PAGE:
Built in 1951, the monastery, which is located in Basabo in the eastern part of Dhaka, has been involved in various social welfare activities. Since the start of Ramadan this year, almost 200 food packs have been doled out every day, with plans to double the number by the end of the month. The 15 monks who live in the monastery prepare the food boxes for iftar.

At a cost of around 80 cents, which is funded by the temple, each box contains traditional Bangladeshi iftar items such as puffed rice, boiled and seasoned chickpeas, jilapi (a deep-fried sweet pastry), beguni (deep-fried eggplant) and dal bora (a fried item with smashed lentils and dates).

“In previous years, our junior monks used to prepare iftar at the monastery. This year, however, we are starting to outsource the items due to the sheer volume,” Mohathero said. 

“Since the early days of the monastery, we have received tremendous support in celebrating different Buddhist festivals from our Muslim friends. So I thought it’s time to do something in return.”

Shudhhanondo Mohathero, Chief monk of Dhaka’s Buddhist Monastery

The monastery’s generosity has not gone unnoticed by the fasting Muslims.

“I have been receiving iftar from the monastery for three years. Since my husband works as a daily-wage laborer, this iftar has made our lives very comfortable,” Asma Khatun, a local resident, said.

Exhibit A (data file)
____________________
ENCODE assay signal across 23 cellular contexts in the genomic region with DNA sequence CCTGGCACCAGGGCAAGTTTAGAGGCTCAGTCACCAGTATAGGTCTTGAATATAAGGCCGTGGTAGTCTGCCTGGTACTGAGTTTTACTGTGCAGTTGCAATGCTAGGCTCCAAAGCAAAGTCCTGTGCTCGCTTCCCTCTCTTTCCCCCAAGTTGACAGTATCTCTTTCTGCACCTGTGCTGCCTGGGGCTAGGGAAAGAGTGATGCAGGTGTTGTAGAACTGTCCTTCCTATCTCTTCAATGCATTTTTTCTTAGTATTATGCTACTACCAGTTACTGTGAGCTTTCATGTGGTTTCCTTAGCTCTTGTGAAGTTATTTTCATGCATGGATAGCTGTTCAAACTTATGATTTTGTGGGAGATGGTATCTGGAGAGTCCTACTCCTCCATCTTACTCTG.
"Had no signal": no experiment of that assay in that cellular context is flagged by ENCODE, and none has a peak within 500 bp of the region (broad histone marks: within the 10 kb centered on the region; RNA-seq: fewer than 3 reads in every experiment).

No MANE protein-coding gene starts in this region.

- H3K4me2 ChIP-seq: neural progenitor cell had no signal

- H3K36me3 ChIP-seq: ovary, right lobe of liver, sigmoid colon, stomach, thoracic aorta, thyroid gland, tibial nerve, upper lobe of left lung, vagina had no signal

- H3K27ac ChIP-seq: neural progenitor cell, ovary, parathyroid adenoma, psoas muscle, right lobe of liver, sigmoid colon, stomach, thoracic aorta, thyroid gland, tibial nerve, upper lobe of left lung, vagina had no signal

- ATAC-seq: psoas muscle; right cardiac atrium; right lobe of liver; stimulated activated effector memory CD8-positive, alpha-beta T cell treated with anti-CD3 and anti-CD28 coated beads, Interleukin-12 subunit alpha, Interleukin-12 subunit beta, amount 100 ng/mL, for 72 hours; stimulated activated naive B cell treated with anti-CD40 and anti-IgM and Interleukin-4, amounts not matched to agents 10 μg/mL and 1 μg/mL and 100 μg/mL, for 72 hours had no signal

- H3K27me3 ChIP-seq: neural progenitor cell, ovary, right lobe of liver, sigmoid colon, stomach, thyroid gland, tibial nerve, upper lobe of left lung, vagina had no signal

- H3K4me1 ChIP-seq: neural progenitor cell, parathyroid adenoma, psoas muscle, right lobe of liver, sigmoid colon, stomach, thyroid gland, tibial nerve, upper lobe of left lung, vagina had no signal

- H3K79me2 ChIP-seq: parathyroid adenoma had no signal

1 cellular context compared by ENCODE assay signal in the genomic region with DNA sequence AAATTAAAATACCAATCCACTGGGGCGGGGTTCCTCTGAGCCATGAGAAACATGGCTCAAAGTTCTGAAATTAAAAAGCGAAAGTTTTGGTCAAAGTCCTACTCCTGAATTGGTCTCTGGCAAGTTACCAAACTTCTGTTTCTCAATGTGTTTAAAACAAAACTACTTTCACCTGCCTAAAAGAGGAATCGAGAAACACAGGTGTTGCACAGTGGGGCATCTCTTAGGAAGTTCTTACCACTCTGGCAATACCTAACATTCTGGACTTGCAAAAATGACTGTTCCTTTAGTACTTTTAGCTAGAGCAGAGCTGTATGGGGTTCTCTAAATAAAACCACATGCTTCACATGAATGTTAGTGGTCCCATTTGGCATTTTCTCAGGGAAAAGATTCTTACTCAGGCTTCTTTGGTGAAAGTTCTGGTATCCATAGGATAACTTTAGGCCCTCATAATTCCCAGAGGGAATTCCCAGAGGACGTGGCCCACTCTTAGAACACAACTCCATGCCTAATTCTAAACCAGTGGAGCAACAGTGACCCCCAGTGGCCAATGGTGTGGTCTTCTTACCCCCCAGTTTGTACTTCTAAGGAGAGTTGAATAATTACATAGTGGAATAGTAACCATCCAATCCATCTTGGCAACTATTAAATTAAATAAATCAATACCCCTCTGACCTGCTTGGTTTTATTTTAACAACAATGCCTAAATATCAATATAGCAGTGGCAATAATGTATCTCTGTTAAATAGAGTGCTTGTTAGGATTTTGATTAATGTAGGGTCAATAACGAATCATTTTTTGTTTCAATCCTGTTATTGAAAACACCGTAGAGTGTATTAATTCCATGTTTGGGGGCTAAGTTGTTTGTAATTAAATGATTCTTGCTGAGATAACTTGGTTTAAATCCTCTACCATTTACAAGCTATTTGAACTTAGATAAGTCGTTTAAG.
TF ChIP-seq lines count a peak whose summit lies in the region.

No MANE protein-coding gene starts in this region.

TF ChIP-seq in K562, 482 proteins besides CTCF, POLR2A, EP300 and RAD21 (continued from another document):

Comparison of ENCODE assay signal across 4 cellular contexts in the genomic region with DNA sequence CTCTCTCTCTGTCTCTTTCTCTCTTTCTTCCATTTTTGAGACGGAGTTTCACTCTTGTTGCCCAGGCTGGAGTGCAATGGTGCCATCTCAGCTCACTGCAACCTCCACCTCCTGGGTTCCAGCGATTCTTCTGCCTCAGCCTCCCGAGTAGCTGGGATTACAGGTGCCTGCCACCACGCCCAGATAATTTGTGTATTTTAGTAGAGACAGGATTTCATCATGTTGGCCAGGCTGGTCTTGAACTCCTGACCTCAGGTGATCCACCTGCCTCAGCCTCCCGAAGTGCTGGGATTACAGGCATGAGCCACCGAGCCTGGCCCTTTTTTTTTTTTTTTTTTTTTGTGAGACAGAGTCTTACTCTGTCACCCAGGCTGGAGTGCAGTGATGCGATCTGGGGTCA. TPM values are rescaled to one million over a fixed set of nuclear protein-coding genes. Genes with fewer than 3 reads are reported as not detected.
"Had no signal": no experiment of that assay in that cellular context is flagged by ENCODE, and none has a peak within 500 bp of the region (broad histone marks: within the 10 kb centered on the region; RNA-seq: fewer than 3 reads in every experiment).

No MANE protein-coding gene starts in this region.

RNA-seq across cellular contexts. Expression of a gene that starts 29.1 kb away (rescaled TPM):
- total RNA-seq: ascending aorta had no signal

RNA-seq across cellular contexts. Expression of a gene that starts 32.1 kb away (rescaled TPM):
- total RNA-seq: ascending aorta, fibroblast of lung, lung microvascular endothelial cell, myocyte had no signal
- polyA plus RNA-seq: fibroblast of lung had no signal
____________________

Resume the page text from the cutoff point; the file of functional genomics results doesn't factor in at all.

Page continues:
Another devotee, Sharif Hossain, said that iftar from the monastery “is like a divine blessing.”

“After losing all my properties in a river erosion, I moved to Dhaka just a few months ago and started living in a slum. I can finally feed my family with the iftar provided by the monks,” he said. 

Talking about his experience being part of a project that builds communal harmony, Prantar Borua, an apprentice monk at the temple, said: “We feel proud and happy to be doing such an extraordinary thing. It’s a small contribution to the community, but it’s the best we can do at this moment.”

The monastery’s generosity has won praise from the Bangladesh authorities, too.

“It’s a nice initiative from the Buddhist community, especially at a time when the world is experiencing many hate crimes and interreligious conflicts. It upholds the spirit of religious harmony,” Abdul Hamid Jomaddar, joint secretary of the Religious Affairs Ministry, said.

“Our government believes in the coexistence of different religions, which is the beauty of this secular land,” he added.